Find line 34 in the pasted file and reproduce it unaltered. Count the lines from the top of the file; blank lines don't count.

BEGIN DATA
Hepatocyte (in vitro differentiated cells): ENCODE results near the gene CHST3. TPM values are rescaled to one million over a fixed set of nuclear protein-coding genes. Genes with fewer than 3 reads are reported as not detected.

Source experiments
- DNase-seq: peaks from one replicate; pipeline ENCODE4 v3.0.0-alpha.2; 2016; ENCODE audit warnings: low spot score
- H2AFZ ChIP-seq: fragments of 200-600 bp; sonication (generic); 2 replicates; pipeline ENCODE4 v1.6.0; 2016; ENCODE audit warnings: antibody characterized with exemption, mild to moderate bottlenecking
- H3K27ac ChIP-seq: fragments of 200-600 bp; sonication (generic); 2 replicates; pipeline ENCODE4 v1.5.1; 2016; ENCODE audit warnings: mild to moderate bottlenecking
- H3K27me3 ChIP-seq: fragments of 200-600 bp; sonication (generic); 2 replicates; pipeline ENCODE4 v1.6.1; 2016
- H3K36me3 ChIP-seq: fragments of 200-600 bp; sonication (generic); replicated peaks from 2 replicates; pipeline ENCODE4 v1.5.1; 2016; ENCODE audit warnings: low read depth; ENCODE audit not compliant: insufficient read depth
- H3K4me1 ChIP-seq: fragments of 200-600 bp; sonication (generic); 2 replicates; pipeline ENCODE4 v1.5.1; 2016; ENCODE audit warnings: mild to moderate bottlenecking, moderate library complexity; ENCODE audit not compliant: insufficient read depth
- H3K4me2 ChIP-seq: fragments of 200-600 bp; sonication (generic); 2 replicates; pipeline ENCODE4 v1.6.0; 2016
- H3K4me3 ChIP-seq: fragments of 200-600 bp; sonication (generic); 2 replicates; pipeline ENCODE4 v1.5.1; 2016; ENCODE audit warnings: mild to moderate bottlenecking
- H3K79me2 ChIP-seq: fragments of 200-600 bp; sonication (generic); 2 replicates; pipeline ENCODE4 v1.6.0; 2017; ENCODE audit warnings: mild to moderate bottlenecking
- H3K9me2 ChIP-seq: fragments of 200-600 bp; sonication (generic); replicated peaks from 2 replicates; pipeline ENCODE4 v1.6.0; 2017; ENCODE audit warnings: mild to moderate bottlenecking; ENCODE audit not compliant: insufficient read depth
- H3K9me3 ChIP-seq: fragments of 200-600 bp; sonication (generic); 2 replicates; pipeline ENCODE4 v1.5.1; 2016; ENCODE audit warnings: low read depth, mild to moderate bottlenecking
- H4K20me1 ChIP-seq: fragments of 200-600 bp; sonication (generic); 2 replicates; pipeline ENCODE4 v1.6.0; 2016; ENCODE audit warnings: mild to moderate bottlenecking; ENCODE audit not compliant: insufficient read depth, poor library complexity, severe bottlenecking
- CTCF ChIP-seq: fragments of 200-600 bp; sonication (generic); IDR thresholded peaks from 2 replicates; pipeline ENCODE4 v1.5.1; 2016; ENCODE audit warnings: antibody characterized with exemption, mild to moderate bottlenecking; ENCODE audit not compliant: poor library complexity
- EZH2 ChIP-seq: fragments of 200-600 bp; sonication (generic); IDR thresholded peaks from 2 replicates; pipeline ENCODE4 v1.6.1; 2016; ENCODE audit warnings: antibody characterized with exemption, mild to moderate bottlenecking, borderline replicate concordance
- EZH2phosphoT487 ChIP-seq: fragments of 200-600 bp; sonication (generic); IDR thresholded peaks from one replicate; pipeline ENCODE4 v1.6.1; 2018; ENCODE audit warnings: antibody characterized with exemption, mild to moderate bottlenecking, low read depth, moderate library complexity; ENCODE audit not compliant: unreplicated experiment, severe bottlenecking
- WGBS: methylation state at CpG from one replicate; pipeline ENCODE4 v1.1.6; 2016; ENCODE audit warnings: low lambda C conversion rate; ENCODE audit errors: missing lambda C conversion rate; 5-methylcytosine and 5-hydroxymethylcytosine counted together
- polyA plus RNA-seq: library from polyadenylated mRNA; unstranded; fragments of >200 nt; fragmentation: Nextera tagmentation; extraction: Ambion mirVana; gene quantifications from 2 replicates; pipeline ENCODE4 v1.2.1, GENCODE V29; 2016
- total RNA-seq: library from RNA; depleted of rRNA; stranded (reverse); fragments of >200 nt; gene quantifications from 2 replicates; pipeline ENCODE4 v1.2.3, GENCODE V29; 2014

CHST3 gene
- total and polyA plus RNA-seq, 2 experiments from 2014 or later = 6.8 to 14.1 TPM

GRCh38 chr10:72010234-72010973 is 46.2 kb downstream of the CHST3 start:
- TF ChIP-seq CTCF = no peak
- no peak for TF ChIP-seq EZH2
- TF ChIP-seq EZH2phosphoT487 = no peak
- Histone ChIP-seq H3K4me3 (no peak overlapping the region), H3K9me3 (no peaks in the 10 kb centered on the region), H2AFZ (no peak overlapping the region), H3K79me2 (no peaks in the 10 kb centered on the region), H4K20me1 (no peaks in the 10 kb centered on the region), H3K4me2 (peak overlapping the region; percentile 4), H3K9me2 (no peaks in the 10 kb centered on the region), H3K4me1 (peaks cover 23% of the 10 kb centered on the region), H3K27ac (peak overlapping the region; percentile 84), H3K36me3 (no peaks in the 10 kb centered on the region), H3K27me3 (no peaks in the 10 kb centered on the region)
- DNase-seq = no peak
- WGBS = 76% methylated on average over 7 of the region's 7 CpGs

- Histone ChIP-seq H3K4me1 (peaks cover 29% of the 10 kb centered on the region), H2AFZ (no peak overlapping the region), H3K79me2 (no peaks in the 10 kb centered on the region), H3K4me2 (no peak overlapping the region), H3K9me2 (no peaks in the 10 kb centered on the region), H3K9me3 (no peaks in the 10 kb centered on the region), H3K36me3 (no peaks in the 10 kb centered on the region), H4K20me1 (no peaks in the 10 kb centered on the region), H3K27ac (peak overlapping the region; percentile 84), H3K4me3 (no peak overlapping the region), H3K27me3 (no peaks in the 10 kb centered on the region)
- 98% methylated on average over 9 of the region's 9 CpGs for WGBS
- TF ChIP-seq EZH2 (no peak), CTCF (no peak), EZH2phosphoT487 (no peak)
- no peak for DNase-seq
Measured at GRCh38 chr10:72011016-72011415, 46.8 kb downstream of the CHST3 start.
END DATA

Measured at GRCh38 chr10:72011016-72011415, 46.8 kb downstream of the CHST3 start.